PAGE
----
ARMN Ozone Bio-indicator Garden: Report From the 2022 Growing Season

by Leslie Cameron The ozone bio-indicator garden at the Walter Reed Community Center (WRCC) is concluding its second full growing season. Arlington Regional Master Naturalists installed the garden in 2020 and are collecting data on the impact of tropospheric or ground level-ozone air pollution on plants, in cooperation with NASA, the Harvard Smithsonian Center forContinue reading “ARMN Ozone Bio-indicator Garden: Report From the 2022 Growing Season”

ARMN Summer Chapter Meeting Highlights the Four Mile Run Conservancy Foundation and Mini Bioblitz

Text and photos by Rod Mackler, unless otherwise noted. ARMN held its summer chapter meeting in Alexandria’s Four Mile Run Park.  The “Arlington Region” for the Arlington Regional Master Naturalists includes Alexandria, Falls Church City, and parts of Fairfax County, as well as Arlington County.  It was a glorious day, with temperatures in the 70sContinue reading “ARMN Summer Chapter Meeting Highlights the Four Mile Run Conservancy Foundation and Mini Bioblitz”

Impact of White-Tailed Deer on Arlington’s Forests

by Leslie Cameron and Bill Browning In mid-November, ARMN members Bill Browning, Jeff Elder, Steve Young, and Leslie Cameron met with Arlington Parks and Recreation Conservation and Interpretation Manager Rachael Tolman to evaluate a deer “exclosure” in Gulf Branch Park.  The deer exclosure was built in 2017 as part of an Eagle Scout project forContinue reading “Impact of White-Tailed Deer on Arlington’s Forests”

ARMN Ozone Garden Work Continues at Walter Reed Community Center

by Barbara Hoffheins, Todd Minners, Terri McPalmer, and Jon Bell In 2020, Arlington Regional Master Naturalist (ARMN) volunteers initiated the Ozone Garden with the cooperation and support of Arlington County Parks at Walter Reed Community Center (WRCC) located at 2909 16th St S, Arlington, VA 22204. (The beginnings of this project were reported in anContinue reading “ARMN Ozone Garden Work Continues at Walter Reed Community Center”

Two Honors! Glenn Tobin Earned the 2020 Bill Thomas Volunteer Award, and ARMN is presented the Virginia Chapter of the Wildlife Society’s 2021 A. Willis Robertson Award

Glenn Tobin is the 2020 Bill Thomas Park Volunteer Award Winner On April 20, 2021, Glenn Tobin received Arlington County’s Bill Thomas Park Volunteer Award for the year 2020. The award recognizes an individual or group whose efforts show ongoing dedication and tangible benefit to Arlington’s natural resources, parks, and public open spaces. Glenn hasContinue reading “Two Honors! Glenn Tobin Earned the 2020 Bill Thomas Volunteer Award, and ARMN is presented the Virginia Chapter of the Wildlife Society’s 2021 A. Willis Robertson Award”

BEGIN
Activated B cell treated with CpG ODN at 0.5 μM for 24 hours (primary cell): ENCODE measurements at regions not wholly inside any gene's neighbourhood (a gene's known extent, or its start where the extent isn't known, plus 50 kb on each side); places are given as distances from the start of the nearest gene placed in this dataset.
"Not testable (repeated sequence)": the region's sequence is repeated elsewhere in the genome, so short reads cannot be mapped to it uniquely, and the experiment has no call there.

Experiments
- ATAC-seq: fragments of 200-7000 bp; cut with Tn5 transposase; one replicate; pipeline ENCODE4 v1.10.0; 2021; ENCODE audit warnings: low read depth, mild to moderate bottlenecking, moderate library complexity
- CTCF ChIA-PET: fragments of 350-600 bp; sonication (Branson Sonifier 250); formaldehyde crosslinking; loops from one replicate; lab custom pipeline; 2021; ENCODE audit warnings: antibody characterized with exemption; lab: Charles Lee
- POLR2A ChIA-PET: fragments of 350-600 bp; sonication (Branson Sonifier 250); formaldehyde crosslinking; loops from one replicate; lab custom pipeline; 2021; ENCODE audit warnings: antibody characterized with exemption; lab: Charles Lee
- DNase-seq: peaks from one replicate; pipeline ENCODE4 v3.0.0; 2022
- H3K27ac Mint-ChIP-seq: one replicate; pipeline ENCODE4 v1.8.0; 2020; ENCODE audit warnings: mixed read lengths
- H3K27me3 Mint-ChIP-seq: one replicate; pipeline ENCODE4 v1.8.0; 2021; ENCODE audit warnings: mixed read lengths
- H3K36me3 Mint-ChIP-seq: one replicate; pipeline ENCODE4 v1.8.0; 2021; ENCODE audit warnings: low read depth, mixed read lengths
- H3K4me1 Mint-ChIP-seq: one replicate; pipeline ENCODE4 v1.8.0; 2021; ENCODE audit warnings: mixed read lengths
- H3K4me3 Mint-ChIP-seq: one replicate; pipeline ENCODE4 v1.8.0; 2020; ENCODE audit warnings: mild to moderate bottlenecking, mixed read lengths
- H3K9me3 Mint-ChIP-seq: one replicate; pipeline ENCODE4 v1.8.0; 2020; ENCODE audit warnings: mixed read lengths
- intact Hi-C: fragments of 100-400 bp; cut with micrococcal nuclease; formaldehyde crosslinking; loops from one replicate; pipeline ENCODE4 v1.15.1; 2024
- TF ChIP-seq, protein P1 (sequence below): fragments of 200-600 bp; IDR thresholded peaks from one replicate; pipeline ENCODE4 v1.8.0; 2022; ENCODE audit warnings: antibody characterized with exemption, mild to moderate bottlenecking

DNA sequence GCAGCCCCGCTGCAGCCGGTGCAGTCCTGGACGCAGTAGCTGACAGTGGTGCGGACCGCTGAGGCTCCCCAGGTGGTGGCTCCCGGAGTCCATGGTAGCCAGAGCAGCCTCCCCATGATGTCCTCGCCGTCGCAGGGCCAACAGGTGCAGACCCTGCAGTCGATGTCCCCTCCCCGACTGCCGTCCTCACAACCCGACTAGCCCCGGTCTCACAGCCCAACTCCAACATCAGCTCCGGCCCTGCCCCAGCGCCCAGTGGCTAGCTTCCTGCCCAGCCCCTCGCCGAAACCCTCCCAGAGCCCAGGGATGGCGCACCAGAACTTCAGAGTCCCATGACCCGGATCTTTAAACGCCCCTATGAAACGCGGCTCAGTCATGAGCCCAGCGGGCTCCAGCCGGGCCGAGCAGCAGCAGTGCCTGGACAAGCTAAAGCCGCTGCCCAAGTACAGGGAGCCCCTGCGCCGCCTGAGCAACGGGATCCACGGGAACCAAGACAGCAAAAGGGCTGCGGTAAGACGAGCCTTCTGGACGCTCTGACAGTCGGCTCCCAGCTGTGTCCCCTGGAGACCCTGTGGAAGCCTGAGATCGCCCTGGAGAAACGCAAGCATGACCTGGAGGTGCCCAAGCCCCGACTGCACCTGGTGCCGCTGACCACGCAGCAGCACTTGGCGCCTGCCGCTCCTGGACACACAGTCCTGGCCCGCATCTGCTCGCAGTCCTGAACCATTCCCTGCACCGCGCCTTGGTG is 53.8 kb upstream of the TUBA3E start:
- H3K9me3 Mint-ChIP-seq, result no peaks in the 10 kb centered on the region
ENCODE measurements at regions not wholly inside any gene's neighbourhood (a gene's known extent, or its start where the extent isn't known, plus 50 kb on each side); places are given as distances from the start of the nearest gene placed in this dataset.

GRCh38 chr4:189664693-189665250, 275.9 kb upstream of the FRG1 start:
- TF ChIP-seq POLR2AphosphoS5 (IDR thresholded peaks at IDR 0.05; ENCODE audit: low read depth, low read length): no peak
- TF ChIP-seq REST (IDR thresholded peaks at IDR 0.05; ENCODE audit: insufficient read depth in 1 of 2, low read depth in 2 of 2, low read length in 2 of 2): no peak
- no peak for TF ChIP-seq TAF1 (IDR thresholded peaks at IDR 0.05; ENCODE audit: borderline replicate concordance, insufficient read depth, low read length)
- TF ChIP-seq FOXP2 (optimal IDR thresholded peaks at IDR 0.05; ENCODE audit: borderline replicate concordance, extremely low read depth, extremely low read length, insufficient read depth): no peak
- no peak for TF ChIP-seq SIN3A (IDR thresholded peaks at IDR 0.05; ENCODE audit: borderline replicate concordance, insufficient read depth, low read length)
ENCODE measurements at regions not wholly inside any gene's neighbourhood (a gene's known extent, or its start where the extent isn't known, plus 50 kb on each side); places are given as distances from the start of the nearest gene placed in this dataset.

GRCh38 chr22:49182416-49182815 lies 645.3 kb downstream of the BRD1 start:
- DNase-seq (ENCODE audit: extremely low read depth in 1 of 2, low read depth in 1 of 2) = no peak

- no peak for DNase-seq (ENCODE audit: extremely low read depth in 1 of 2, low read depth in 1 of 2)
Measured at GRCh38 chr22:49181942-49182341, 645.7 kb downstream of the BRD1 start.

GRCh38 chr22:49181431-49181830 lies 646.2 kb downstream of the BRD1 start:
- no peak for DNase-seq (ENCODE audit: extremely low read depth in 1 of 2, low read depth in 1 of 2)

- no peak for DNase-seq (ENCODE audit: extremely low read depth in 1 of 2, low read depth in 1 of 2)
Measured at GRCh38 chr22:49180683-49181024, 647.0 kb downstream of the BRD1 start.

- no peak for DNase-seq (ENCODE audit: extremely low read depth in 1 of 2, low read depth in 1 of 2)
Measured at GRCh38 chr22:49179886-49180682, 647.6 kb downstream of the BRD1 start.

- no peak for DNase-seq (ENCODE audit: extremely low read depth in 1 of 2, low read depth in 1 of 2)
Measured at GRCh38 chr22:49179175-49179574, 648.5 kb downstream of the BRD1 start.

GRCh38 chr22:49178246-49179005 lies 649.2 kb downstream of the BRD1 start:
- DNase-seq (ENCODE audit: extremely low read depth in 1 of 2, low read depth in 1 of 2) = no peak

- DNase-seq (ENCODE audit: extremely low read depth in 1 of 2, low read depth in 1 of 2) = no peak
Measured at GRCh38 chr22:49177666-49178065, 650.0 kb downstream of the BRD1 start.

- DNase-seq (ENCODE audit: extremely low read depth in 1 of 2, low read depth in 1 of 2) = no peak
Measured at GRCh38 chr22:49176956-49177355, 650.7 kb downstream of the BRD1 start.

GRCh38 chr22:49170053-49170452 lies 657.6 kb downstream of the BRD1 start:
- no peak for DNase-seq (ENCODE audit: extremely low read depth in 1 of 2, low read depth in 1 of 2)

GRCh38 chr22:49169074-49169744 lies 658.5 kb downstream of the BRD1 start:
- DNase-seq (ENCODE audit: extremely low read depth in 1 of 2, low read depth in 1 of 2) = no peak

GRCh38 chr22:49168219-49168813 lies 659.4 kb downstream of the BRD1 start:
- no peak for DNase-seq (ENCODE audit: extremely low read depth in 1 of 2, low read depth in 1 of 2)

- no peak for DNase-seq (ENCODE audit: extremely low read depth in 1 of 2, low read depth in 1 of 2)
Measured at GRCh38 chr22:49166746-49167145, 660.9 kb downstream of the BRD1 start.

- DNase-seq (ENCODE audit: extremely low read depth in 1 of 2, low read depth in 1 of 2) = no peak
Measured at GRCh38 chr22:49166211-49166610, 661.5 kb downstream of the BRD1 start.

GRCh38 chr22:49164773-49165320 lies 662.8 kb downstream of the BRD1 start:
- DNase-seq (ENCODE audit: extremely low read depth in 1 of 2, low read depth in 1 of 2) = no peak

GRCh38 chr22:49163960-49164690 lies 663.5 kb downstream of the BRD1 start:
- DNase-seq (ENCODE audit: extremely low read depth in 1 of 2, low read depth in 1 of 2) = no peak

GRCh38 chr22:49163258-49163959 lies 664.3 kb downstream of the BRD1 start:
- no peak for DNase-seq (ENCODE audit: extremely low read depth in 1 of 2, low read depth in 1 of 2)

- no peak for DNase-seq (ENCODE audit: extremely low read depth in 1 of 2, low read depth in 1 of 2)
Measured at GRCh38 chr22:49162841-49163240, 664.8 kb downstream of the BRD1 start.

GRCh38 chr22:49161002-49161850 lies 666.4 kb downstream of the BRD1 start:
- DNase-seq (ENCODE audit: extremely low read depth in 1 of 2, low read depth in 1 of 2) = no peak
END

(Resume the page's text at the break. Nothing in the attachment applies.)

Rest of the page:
Yellow-rumps: A Bird Watcher’s Delight in the Winter, Spring, and Fall

Text and photos by Ginger Hays (except as noted) Yellow-rumped warblers ((Setophaga coronate) are a very abundant species of the Wood Warbler family—those small, often brightly colored birds that bird watchers go crazy about during spring and fall migration. Bird watchers affectionately call them “butter butts.” There are two primary subspecies of yellow-rumped warblers: the Myrtle warbler,Continue reading “Yellow-rumps: A Bird Watcher’s Delight in the Winter, Spring, and Fall”

Birds of A Feather: The Making of a Video on How to Identify Local Birds

by Joan Haffey (ARMN), with input from Charlie Haffey (helpful brother) When the Covid-19 pandemic struck, the programming coordinator for a senior services center near me asked if I would do some “Bird Zooms” for isolated seniors. Their clients are often locked down in their apartments or worse, in their room, with few, if any,Continue reading “Birds of A Feather: The Making of a Video on How to Identify Local Birds”

Flying Squirrels—They’re Still Here!

by Kasha Helget A couple of years ago, I shared a story about a wonderful program that Long Branch Nature Center runs each year about our local flying squirrel population. Among other things, we learned that these are southern flying squirrels (Glaucomys volans), 8-10 inches long (including their tails), and weighing on average a coupleContinue reading “Flying Squirrels—They’re Still Here!”

ARMN: Getting to Know Paul Gibson

by Alison Sheahan Paul Gibson has been a stalwart volunteer ever since joining the ARMN program in Spring 2013, especially in the areas of citizen science. I was able to interview him online and then finally got to meet him at the ARMN Annual Chapter meeting in December 2019. Here are some fascinating things IContinue reading “ARMN: Getting to Know Paul Gibson”

Outstanding Participation in the 2019 City Nature Challenge! What Are the Next Steps?

by Louis Harrell Citizen science activities are an important way for individuals to contribute to scientific knowledge and for members of the public to increase their knowledge of local natural resources. Currently, the largest citizen science project that ARMN supports is the City Nature Challenge. Read about the results of this year’s challenge and theContinue reading “Outstanding Participation in the 2019 City Nature Challenge! What Are the Next Steps?”